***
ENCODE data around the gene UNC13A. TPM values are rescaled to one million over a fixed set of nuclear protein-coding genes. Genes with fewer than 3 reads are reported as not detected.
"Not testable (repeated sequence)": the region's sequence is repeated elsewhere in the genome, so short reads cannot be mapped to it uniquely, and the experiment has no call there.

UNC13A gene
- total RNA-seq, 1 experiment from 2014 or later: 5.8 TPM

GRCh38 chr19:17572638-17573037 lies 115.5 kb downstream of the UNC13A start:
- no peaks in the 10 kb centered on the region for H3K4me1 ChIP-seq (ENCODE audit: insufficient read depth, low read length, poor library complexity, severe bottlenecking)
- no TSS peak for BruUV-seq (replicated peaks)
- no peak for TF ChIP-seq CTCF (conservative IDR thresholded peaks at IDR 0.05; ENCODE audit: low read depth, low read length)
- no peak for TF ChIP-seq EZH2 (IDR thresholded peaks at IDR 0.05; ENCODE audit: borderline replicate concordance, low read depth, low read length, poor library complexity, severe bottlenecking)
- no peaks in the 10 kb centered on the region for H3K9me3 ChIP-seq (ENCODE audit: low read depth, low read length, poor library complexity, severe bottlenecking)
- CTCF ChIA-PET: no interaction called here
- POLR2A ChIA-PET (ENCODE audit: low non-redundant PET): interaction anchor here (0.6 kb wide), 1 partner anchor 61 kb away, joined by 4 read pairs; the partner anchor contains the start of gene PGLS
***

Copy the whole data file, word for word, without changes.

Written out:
ENCODE data around the gene UNC13A. TPM values are rescaled to one million over a fixed set of nuclear protein-coding genes. Genes with fewer than 3 reads are reported as not detected.
"Not testable (repeated sequence)": the region's sequence is repeated elsewhere in the genome, so short reads cannot be mapped to it uniquely, and the experiment has no call there.

UNC13A gene
- total RNA-seq, 1 experiment from 2014 or later: 5.8 TPM

GRCh38 chr19:17572638-17573037 lies 115.5 kb downstream of the UNC13A start:
- no peaks in the 10 kb centered on the region for H3K4me1 ChIP-seq (ENCODE audit: insufficient read depth, low read length, poor library complexity, severe bottlenecking)
- no TSS peak for BruUV-seq (replicated peaks)
- no peak for TF ChIP-seq CTCF (conservative IDR thresholded peaks at IDR 0.05; ENCODE audit: low read depth, low read length)
- no peak for TF ChIP-seq EZH2 (IDR thresholded peaks at IDR 0.05; ENCODE audit: borderline replicate concordance, low read depth, low read length, poor library complexity, severe bottlenecking)
- no peaks in the 10 kb centered on the region for H3K9me3 ChIP-seq (ENCODE audit: low read depth, low read length, poor library complexity, severe bottlenecking)
- CTCF ChIA-PET: no interaction called here
- POLR2A ChIA-PET (ENCODE audit: low non-redundant PET): interaction anchor here (0.6 kb wide), 1 partner anchor 61 kb away, joined by 4 read pairs; the partner anchor contains the start of gene PGLS